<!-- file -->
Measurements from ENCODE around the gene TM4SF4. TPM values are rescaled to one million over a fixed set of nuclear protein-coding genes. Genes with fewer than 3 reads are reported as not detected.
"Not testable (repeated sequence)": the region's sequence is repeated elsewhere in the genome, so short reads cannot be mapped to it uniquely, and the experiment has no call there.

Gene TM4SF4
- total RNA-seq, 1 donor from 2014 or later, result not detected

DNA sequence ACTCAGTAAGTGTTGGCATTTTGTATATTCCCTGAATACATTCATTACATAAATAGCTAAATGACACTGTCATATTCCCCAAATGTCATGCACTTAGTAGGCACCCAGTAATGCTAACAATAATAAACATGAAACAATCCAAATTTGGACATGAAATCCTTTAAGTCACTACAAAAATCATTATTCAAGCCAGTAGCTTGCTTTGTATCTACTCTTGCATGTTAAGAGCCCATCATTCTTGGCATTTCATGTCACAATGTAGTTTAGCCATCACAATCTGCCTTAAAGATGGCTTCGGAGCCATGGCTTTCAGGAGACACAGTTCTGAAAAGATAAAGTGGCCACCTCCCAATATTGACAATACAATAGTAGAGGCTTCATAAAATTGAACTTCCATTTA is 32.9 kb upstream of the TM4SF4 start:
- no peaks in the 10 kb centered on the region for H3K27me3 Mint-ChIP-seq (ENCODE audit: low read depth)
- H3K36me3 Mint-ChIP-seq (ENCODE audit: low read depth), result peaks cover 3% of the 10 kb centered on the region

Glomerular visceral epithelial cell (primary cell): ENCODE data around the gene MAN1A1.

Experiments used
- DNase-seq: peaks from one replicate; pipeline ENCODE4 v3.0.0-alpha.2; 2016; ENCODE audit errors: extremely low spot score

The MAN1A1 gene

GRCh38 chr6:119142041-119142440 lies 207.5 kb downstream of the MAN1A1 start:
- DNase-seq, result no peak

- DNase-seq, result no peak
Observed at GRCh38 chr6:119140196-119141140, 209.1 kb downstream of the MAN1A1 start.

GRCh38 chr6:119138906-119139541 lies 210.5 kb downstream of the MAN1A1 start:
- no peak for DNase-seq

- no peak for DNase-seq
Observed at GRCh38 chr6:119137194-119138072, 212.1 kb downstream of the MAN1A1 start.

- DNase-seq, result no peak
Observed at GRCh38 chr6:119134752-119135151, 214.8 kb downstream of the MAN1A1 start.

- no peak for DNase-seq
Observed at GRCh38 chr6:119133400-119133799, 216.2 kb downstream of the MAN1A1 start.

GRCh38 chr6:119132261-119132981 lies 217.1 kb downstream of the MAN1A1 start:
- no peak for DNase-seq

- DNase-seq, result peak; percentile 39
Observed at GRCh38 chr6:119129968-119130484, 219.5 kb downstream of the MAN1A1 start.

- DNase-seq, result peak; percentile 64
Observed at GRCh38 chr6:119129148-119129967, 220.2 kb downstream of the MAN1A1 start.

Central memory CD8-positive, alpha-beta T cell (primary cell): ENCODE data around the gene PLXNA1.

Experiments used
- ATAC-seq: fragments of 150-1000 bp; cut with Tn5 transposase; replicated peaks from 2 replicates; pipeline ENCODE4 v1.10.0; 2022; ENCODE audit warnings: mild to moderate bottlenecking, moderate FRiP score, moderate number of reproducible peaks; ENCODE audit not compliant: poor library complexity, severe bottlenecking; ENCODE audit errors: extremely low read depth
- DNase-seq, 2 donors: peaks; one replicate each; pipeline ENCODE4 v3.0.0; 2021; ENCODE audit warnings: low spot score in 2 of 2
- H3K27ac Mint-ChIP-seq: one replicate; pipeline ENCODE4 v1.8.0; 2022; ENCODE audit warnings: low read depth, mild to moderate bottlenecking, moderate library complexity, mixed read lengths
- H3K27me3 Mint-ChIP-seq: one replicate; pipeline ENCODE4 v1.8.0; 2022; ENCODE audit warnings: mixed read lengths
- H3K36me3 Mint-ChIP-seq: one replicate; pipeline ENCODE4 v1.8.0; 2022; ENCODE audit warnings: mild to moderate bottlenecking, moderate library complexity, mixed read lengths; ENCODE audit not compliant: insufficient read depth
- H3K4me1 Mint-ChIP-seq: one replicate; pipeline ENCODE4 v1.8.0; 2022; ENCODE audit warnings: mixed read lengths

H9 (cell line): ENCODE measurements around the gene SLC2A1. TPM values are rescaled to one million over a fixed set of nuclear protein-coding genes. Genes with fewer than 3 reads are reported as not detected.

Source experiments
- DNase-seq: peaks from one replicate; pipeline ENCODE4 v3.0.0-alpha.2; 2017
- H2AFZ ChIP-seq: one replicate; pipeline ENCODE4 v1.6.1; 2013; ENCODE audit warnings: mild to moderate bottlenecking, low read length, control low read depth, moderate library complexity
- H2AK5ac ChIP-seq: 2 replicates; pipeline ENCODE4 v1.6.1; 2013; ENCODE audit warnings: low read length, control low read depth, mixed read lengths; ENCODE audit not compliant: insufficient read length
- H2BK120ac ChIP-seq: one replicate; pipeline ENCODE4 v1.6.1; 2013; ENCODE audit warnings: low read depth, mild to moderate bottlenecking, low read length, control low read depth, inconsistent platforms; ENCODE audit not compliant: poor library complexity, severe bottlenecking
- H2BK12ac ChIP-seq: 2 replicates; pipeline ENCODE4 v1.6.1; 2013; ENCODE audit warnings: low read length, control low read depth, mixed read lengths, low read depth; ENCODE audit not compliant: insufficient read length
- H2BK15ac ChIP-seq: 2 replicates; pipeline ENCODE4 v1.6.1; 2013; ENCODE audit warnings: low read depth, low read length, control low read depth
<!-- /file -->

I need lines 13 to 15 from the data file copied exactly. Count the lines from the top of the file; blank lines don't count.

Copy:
- DNase-seq, result no peak

- DNase-seq, result no peak
Observed at GRCh38 chr6:119140196-119141140, 209.1 kb downstream of the MAN1A1 start.